Election night has come and gone and with the numbers too close to call several minor parties may hold the balance of power.
PH News takes a look at the health policies of the Independents and the minor parties to examine how they might influence the 45th Parliament.
Australian Private Hospitals Association (APHA) CEO Mr Michael Roff said the outcome of the election will be watched with interest, but the Association had considerable experience working with a hung parliament.
“If a minority government is formed APHA will work with both Houses to ensure Australians access to affordable hospital care of the highest quality and will continue to champion the cause of private hospitals,” he said.
The House of Representatives
The House of Representatives is likely to have five members from outside the major parties, with a possible extra member from the Nick Xenophon Team.
Adam Bandt – The Australian Greens
The Greens have campaigned on a number of issues in health and APHA has kept track of their policy announcements on its Federal Election 2016 page (include link). The most significant policy announcement from a private hospitals perspective is the move to get rid of the private health insurance rebate (the rebate). The Greens have stated the savings from the rebate would be injected into several initiatives to support public health.
Rebekha Sharkie – Nick Xenophon Team (potentially also Andrea Broadfoot in Grey)
The Nick Xenophon Team (NXT) has made some general statements about health care below. They have committed to the rebate, but want to see it reinstated to 30 percent, with the view that private hospitals take pressure off the public system. APHA has sought further detail from the party on their rebate policy.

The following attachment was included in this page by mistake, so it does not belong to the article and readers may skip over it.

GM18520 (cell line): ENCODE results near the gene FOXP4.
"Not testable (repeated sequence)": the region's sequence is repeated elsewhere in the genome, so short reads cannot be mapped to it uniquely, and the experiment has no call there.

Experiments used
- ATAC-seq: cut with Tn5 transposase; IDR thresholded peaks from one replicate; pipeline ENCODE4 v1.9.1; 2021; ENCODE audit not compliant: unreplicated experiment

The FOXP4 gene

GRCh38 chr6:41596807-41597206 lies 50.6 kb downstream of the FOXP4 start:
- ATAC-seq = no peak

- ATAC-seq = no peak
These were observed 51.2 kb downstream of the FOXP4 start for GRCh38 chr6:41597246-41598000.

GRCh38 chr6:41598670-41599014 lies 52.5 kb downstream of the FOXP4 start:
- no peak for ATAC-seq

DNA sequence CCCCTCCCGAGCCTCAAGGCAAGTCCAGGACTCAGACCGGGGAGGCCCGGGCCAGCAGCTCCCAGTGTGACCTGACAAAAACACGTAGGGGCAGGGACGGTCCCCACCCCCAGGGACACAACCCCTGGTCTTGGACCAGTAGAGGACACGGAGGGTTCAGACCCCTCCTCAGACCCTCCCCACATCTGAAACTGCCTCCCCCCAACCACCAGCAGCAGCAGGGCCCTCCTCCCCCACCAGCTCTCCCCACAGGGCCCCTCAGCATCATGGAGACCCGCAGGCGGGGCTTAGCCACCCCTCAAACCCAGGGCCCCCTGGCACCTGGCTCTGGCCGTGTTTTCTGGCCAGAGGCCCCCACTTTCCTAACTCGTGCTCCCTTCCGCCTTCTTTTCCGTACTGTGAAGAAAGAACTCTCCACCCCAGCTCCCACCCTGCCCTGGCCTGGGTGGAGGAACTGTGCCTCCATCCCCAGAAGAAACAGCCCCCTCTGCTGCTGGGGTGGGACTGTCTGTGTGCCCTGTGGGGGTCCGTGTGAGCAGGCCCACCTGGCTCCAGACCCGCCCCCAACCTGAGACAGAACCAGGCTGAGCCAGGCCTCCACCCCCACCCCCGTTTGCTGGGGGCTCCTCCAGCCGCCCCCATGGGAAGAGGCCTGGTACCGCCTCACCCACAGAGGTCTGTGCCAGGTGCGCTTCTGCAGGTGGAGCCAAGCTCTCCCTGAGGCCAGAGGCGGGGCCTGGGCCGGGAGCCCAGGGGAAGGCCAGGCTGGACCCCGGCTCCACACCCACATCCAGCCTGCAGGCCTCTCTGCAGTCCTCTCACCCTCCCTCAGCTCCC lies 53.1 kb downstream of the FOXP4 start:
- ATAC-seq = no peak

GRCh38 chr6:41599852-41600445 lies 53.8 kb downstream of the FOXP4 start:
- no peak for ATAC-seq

General statement: High quality, easily accessible health care is a fundamental right for all Australians. With an ageing population and rising health costs that outstrip CPI, there needs to be a new approach that focuses on preventive health care.
Along with the rebate the NXT team wants to see targeted funding to reduce chronic medical conditions, expanded telemedicine for regional communities and resources directed to maximising patient outcomes.
The party also has a mental health policy, which again is focussed on preventive measures and calls for mental health to be a government priority. It also wants substance abuse considered as a health and not a criminal issue, with well-funded rehabilitation programs and takes a broad view, seeking programs and an Australia-wide change in culture to minimise addiction.
Bob Katter – Katter’s Australian Party
Katter’s Australian Party does not have any health related policies publicly listed.
Andrew Wilkie – Tasmanian Independent
Tasmanian Independent Andrew Wilkie has declared he will not be entering any deals and will assess each piece of legislation in the new parliament on its merits.
He has made some statements about health care policy, including endorsing the means testing of the private health insurance rebate. However, he opposed the removal of the rebate (in June 2013) on the lifetime health cover loading because of the impact on older Australians.
Mr Wilkie has publicly supported the Mental Health Commission’s blueprint for reform of the sector and continues to lobby for its implementation.
He is in favour of euthanasia or physician assisted suicide and legalisation of medicinal cannabis (after successful trials), he is against a GP co-payment and is interested in incentivised vaccination programs. Mr Wilkie is also supportive of allied health and is concerned this sector is undervalued and underfunded.
Cathy McGowan – Indi Independent
Ms McGowan has raised concerns about long waiting lists for hospitals, access to general practice, mental health support and the issues of an ageing population.